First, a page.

While examining the non-roster invites on the Mets’ official website you may notice there are quite a number of players who have a legitimate shot at making the club out of spring training.
Despite missing two full seasons after shoulder surgery Pedro Feliciano is also an option if he can prove he is healthy. It was Feliciano who set single season appearances records for the Mets from 2008-2010, with 86, 88 and 92 games respectively and Tim Byrdak would have been a possibility, but he won’t be useable until at least July as he recovers from surgery to repair a torn anterior capsule in his throwing shoulder.
Infielder Omar Quintanilla could play himself into a utility infielder’s role with a nice spring and outfielder Marlon Byrd has shown that he can produce some decent numbers in the past, although he may not have anything left according to my fellow Mets360 writer Charlie Hangley (https://mets360.com/?p=14829).
Every season an NRI turns in a great spring and makes a team’s opening day roster, but they do not necessarily last the whole season with the squad.
One name jumps out as a player who will not only make the Mets out of spring, but who could last with the team the entire season and be very effective along the way.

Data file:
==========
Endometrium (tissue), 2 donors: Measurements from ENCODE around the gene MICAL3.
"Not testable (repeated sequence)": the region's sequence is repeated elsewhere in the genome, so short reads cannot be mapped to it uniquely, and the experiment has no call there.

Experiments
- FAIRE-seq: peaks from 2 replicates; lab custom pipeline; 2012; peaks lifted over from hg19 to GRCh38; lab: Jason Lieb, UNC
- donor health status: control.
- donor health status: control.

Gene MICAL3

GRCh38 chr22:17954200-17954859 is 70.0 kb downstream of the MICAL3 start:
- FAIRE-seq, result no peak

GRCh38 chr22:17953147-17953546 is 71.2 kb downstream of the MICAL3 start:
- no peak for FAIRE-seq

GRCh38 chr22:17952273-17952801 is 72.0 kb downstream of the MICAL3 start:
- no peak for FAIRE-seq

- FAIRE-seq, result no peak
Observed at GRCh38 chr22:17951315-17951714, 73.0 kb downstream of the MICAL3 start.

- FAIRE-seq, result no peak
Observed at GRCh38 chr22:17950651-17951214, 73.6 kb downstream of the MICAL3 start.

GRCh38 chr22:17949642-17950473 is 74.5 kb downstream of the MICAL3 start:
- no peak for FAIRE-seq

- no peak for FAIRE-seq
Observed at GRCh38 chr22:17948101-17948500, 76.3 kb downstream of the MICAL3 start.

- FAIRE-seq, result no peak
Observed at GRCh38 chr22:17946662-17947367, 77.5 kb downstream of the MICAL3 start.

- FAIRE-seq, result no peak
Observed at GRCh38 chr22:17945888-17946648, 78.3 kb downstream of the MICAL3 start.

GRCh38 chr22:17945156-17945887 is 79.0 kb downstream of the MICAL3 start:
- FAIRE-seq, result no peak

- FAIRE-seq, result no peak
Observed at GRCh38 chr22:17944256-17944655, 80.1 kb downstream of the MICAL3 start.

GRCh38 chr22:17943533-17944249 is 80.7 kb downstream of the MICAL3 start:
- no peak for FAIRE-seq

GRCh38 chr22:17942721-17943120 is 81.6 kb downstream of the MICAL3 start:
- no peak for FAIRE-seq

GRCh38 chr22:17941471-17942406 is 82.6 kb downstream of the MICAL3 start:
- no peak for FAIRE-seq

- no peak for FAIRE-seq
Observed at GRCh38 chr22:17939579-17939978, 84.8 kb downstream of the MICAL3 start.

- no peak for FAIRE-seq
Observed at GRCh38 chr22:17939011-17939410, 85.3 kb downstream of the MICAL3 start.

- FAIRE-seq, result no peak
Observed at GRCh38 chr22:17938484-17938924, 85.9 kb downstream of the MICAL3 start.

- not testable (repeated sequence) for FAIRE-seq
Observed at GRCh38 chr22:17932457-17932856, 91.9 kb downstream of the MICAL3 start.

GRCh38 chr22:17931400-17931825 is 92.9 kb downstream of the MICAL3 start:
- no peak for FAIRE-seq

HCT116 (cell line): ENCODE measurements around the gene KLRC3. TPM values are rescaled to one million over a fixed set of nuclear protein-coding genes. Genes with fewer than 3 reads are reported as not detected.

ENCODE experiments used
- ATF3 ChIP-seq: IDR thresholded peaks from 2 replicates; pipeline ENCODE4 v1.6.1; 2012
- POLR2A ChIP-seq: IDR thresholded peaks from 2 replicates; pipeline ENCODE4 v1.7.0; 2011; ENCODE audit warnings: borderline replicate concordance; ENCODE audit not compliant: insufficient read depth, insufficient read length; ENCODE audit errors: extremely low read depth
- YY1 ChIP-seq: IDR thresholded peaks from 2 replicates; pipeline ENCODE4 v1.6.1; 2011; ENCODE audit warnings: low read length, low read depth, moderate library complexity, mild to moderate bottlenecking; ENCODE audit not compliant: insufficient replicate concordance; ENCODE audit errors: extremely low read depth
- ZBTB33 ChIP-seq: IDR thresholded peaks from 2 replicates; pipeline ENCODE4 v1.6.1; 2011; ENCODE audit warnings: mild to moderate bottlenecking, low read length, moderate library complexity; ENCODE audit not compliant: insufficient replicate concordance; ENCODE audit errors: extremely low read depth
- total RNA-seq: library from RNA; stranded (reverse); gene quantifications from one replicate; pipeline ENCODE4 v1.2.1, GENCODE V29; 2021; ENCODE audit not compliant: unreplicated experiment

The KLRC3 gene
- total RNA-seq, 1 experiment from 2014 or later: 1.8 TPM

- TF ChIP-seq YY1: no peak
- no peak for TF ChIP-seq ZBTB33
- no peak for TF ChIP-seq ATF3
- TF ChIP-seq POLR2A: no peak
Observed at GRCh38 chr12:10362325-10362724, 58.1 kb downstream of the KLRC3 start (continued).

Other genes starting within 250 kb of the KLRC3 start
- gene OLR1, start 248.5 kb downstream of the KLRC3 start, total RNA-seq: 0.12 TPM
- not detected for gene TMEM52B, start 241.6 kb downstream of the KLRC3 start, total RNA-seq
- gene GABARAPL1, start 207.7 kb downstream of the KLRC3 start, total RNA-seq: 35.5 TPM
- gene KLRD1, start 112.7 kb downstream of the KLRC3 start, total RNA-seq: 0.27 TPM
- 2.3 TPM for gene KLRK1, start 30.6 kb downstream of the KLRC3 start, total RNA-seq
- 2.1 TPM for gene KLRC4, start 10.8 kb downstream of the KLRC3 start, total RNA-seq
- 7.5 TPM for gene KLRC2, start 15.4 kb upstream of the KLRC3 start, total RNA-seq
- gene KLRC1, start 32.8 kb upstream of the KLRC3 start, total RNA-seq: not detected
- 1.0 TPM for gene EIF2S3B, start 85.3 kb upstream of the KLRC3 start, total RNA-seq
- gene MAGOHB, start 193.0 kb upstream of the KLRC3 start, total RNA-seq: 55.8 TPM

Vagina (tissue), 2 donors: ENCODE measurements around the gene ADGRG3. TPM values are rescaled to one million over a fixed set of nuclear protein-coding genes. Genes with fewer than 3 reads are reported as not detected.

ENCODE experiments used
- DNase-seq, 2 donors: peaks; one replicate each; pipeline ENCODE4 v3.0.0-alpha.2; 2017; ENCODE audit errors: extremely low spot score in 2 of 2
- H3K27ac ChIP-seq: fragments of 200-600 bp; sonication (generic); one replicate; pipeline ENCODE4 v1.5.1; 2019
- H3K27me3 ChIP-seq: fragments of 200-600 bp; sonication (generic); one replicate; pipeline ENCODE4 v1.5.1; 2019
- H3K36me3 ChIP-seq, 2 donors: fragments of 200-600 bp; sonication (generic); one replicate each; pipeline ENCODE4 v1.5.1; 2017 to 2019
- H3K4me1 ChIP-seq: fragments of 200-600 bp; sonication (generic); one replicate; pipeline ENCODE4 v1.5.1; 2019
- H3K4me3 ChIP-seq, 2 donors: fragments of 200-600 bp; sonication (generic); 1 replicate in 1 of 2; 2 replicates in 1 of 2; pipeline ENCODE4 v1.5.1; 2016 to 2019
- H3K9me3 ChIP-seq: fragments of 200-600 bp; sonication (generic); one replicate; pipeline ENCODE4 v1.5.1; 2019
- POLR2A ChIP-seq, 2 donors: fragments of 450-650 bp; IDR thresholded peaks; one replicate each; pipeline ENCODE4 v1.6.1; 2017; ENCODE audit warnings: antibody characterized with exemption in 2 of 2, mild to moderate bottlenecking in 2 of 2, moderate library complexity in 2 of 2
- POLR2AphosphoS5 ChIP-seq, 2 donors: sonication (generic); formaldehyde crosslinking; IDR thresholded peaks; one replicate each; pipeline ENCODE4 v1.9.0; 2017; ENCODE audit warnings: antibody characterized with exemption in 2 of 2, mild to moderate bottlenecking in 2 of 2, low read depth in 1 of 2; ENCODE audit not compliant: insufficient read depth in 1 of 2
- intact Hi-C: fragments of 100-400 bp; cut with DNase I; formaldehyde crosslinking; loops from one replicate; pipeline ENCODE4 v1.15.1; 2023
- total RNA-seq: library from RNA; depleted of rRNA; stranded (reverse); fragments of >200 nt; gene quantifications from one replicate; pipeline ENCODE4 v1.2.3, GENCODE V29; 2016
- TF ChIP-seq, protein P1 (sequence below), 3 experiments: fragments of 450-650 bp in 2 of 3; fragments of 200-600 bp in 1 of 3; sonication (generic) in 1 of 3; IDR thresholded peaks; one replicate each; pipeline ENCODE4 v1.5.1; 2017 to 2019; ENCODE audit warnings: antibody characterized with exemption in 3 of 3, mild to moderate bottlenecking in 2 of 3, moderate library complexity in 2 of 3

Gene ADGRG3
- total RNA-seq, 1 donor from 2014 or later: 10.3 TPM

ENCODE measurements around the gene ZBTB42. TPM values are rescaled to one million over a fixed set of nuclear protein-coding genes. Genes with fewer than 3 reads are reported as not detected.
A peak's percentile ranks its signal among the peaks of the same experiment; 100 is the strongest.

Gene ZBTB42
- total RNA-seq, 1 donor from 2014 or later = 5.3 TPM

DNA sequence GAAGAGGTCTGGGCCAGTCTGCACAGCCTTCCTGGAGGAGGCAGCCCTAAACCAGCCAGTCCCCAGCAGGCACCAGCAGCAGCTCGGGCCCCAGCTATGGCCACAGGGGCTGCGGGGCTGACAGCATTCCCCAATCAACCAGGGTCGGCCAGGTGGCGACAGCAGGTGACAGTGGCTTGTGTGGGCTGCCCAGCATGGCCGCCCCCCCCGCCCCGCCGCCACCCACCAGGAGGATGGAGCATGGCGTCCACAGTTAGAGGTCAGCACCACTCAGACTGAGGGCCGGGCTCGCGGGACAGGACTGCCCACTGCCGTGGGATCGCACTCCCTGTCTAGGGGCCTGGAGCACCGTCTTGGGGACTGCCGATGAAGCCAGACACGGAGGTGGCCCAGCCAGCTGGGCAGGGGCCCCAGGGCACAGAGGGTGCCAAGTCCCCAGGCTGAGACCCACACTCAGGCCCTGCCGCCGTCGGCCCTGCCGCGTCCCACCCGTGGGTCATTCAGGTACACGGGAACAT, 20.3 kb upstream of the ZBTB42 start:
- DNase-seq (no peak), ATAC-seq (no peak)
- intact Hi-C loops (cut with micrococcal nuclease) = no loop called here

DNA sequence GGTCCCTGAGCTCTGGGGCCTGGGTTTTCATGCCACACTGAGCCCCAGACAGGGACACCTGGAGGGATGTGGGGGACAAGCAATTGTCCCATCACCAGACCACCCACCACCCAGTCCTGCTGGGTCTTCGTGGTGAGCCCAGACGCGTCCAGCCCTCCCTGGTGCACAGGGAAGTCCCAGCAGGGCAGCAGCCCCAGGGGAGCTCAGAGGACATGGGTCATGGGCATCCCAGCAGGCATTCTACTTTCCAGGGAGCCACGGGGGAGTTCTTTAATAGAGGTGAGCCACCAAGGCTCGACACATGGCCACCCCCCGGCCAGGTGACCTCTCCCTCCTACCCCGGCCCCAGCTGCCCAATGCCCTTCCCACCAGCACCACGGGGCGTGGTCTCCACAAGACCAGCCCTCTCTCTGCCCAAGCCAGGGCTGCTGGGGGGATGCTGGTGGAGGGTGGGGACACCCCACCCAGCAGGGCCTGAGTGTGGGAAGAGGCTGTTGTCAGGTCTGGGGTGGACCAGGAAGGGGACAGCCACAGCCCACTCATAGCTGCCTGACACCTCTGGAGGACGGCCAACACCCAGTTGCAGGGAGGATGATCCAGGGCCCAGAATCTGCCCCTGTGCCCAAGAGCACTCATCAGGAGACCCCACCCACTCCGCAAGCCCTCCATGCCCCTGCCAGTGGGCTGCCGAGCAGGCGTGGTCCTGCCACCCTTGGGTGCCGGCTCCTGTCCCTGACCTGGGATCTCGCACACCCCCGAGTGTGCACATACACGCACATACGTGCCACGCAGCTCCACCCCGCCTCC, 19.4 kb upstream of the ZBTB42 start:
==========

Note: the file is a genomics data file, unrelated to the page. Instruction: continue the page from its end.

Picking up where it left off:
Yes, Hawkins is 40 years old, but he can still pump his fastball up to 92-93mph, while mixing in an effective slider, cutter and change-up combination.
The Angels received 42 innings of 3.64 ERA ball and a WHIP of 1.38 from the veteran last season, which wouldn’t be too shabby of a repeat performance for a guy the Mets would pay $1 million plus incentives if he makes the team out of spring.
Aside from breaking his pinkie finger fielding a ball – which put him on the shelf for several weeks – Hawkins had a pretty clean bill of health last season and before the break he had pitched to a 1.08 ERA in ten appearances. Who knows how well he would have continued to pitch if not for the setback.
Hawkins has been effective in his career against both lefties and righties (lefties hit .231/.296/.380, righties hit .263/.304/.363) and last season he was more effective against lefties than his career numbers show, holding them to a hitting line of .207/.267/.310, although righties lit him up pretty badly (.346/.400/.506).
He also brings a veteran presence to a bullpen that could feature youngsters such as Josh Edgin and Jeremy Hefner. Hawkins has been through the battles and pitched in different roles from starter to reliever to closer, so his knowledge and experience alone would provide added benefits to the team.
Despite his age and inability to get outs from righties last season, Hawkins is still effective in my opinion and could be a potential NRI who makes the Mets out of spring and helps them in a formidable role out of the ‘pen next season.
He’ll certainly be a player to watch during spring as the battle for open spots in the Mets’ bullpen should be an exciting one.